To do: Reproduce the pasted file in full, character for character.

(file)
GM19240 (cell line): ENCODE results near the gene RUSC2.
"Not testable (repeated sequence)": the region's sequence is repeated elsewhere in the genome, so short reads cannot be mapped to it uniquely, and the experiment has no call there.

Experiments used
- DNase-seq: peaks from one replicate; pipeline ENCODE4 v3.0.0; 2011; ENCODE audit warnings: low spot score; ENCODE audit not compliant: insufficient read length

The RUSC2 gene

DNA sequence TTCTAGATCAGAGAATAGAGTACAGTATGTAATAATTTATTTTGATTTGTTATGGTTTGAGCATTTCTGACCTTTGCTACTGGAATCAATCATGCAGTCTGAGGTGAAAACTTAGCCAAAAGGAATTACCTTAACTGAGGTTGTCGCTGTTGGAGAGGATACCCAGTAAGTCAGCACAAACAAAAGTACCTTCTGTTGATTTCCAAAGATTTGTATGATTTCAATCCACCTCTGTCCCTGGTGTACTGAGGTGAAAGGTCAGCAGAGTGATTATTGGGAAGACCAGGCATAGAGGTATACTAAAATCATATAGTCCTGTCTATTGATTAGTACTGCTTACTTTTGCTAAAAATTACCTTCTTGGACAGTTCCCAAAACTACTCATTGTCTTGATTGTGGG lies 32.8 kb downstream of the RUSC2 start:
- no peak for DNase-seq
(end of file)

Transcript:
GM19240 (cell line): ENCODE results near the gene RUSC2.
"Not testable (repeated sequence)": the region's sequence is repeated elsewhere in the genome, so short reads cannot be mapped to it uniquely, and the experiment has no call there.

Experiments used
- DNase-seq: peaks from one replicate; pipeline ENCODE4 v3.0.0; 2011; ENCODE audit warnings: low spot score; ENCODE audit not compliant: insufficient read length

The RUSC2 gene

DNA sequence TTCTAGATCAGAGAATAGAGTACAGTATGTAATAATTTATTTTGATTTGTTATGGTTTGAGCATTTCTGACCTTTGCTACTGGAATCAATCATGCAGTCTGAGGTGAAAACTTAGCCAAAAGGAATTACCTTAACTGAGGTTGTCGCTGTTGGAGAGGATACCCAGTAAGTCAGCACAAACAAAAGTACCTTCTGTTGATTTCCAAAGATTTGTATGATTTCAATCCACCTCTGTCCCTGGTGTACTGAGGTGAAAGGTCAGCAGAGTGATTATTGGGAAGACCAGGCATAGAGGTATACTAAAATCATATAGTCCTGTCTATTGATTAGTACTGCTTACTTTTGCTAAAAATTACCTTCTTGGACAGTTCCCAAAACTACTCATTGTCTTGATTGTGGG lies 32.8 kb downstream of the RUSC2 start:
- no peak for DNase-seq